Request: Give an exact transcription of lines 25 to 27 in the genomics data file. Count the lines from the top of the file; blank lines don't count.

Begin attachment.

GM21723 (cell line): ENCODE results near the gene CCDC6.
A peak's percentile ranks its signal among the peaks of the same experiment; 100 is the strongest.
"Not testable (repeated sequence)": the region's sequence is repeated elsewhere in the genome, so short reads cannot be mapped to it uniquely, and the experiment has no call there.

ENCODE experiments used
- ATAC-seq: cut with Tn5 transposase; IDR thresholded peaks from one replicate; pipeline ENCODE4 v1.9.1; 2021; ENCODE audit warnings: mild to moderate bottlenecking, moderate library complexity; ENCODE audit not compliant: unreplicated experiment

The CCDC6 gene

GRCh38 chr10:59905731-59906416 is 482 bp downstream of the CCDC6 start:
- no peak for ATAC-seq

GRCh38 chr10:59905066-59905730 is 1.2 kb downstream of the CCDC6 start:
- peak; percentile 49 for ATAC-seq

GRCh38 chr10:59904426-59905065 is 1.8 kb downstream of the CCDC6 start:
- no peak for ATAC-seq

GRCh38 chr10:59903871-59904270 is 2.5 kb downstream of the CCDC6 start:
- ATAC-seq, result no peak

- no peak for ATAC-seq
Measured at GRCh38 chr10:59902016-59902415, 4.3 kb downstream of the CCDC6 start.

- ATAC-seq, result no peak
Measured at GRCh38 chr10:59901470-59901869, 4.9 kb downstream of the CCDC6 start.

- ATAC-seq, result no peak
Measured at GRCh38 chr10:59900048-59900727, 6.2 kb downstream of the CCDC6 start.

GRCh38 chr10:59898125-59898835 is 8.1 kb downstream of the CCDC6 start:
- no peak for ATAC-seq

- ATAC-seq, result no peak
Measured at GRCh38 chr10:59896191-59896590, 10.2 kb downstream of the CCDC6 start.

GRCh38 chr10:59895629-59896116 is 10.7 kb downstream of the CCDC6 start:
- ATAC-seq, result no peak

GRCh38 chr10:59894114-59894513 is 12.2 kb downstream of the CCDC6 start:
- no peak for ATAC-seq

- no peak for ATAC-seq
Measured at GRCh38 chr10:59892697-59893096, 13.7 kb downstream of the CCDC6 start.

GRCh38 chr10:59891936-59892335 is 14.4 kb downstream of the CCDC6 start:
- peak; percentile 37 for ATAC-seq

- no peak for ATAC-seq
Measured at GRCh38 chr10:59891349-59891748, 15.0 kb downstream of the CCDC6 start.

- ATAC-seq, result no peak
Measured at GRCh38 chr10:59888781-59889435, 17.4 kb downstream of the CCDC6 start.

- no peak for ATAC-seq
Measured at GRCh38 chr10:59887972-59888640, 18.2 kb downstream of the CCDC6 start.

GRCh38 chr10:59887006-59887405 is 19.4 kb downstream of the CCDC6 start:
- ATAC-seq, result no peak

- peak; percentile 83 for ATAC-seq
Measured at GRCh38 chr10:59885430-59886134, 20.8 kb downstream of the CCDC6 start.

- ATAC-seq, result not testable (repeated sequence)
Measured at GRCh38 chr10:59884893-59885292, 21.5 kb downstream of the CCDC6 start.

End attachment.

GRCh38 chr10:59895629-59896116 is 10.7 kb downstream of the CCDC6 start:
- ATAC-seq, result no peak

GRCh38 chr10:59894114-59894513 is 12.2 kb downstream of the CCDC6 start: